From the “History of Detroit and Wayne County and Early Michigan”:
“On July 4, 1866, one hundred and twenty-three battle-stained and bullet-marked flags, belonging to Michigan regiments, were formally presented to the State. Many members of the decimated regiments took part in a procession connected with the exercises, and their appearance brought tears to many eyes. They were welcomed by M.I. Mills, the mayor of the city. The flags were presented by General O. B. Willcox, and an address was delivered by Govenor H.H. Crapo; the religious exercises were conducted by Bishop McCoskry and Rev. Dr. Duffield.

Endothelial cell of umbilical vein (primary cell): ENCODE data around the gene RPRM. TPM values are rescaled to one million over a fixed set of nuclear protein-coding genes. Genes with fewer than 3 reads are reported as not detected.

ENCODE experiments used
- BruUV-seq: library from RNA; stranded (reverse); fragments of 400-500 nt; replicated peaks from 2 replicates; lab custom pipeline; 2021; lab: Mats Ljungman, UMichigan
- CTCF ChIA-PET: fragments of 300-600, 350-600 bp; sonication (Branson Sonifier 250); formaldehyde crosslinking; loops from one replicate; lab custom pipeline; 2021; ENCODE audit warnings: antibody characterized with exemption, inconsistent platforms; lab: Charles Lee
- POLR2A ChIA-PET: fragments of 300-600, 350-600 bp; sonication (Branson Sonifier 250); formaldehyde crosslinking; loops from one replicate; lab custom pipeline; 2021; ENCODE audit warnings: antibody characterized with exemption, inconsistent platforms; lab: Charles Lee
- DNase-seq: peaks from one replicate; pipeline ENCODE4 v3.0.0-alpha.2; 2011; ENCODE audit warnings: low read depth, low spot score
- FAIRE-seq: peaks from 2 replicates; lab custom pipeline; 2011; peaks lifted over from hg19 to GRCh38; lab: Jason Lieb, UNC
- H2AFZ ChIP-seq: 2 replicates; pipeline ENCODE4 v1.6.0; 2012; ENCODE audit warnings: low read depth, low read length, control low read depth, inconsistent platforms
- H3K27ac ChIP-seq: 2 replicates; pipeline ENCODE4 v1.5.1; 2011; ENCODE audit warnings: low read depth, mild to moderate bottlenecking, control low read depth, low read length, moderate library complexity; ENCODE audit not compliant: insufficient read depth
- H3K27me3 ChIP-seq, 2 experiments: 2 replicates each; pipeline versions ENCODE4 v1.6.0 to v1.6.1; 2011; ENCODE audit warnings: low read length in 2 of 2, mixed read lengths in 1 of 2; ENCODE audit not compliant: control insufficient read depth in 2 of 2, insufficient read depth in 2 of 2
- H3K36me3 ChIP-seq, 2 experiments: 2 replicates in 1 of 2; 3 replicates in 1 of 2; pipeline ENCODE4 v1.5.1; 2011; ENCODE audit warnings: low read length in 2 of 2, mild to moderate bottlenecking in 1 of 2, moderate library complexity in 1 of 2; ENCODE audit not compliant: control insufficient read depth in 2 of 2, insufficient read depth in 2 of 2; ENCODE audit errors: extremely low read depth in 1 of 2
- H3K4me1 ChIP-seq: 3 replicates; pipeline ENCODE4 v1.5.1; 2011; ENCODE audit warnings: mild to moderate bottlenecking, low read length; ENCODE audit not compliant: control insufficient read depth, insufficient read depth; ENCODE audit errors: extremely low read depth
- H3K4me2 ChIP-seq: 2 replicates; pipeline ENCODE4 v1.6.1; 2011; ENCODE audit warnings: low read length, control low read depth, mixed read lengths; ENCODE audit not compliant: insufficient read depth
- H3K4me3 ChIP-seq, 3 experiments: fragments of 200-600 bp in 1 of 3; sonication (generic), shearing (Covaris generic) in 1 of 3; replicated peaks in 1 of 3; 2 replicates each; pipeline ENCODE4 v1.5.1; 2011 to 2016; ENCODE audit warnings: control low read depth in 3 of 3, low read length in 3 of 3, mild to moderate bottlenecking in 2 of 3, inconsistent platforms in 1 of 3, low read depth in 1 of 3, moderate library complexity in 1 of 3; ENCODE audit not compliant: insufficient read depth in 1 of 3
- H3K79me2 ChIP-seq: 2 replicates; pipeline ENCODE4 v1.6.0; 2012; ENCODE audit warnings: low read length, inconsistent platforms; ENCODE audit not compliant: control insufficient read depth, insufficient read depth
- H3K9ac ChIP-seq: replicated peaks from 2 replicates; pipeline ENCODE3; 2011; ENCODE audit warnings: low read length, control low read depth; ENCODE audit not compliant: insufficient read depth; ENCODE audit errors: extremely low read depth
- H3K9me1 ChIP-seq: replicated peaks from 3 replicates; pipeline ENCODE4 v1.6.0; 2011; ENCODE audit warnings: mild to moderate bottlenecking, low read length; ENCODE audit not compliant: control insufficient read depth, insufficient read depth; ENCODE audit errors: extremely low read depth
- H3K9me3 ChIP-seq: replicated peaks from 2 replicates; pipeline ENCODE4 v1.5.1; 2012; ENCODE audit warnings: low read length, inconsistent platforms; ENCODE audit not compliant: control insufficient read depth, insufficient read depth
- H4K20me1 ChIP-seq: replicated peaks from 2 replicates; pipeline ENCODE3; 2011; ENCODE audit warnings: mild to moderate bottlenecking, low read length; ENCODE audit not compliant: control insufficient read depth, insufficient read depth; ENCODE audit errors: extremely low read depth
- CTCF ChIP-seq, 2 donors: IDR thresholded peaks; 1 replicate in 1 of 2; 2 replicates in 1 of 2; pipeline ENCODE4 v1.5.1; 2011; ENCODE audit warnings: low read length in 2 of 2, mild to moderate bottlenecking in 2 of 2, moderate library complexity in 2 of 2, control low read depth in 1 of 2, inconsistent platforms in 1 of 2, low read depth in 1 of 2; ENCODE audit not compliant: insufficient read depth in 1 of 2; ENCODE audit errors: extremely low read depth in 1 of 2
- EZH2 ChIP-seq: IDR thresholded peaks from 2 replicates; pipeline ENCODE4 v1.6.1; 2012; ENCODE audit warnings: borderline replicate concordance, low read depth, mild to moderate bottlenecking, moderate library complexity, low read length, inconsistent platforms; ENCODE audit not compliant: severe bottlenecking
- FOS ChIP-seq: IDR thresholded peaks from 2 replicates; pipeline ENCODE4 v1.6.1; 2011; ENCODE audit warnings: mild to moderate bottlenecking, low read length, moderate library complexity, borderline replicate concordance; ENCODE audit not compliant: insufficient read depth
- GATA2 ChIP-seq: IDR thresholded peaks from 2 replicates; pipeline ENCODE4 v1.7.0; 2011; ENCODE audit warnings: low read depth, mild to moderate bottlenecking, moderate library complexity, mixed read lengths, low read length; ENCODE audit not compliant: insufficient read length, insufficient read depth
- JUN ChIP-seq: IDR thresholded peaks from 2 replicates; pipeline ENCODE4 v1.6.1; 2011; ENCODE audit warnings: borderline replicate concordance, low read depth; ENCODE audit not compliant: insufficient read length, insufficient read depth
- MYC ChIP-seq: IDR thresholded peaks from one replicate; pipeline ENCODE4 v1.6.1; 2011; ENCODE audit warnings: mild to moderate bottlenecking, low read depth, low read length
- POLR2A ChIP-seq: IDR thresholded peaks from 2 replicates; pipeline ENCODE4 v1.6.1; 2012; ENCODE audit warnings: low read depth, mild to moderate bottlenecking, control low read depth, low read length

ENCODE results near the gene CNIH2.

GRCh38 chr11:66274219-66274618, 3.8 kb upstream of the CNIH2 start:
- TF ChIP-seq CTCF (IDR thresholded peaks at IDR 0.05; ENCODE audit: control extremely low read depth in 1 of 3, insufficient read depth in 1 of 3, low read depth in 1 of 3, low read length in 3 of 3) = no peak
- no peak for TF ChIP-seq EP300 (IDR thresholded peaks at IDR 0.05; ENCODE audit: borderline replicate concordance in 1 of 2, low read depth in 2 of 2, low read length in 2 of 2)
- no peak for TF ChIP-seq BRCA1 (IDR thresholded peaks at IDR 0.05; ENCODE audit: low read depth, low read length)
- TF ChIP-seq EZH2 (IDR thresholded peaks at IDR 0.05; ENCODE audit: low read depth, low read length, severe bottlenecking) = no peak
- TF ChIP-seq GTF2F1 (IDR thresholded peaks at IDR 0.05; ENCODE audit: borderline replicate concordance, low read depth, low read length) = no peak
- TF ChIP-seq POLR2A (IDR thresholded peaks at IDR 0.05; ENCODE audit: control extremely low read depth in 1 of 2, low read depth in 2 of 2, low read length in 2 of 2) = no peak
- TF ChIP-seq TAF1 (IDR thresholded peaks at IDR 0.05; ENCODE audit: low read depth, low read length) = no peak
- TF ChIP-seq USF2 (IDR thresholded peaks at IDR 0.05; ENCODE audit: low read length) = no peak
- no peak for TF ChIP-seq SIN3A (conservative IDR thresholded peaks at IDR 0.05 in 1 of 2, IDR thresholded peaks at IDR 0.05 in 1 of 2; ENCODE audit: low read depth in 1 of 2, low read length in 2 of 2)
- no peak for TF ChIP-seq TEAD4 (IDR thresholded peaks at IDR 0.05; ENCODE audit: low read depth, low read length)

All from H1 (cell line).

The total number of men sent from the State during the war was 90,747, of which Wayne County contributed 9,213, or a little more than one tenth of the whole number, and fully two thirds of those, or over 6,000 were from Detroit.
The number of men lost to the State, as near as can be determined, was as follows: Officers killed, 177; died of wounds, 85; died of disease, 96; total 358. Men killed, 2,643; died of wounds, 1,302; of disease, 10,040; total, 13,985. Whole total, 14,343.
At a war meeting held July 20, 1861, a resolution was adopted to erect a monument to our “heroic dead…” “On April 9, 1872, the monument was formally unveiled and dedicated with appropriate and imposing ceremonies, which were witnessed by thousands of people from the interior of the State.”
More to follow in future postings…B. Nash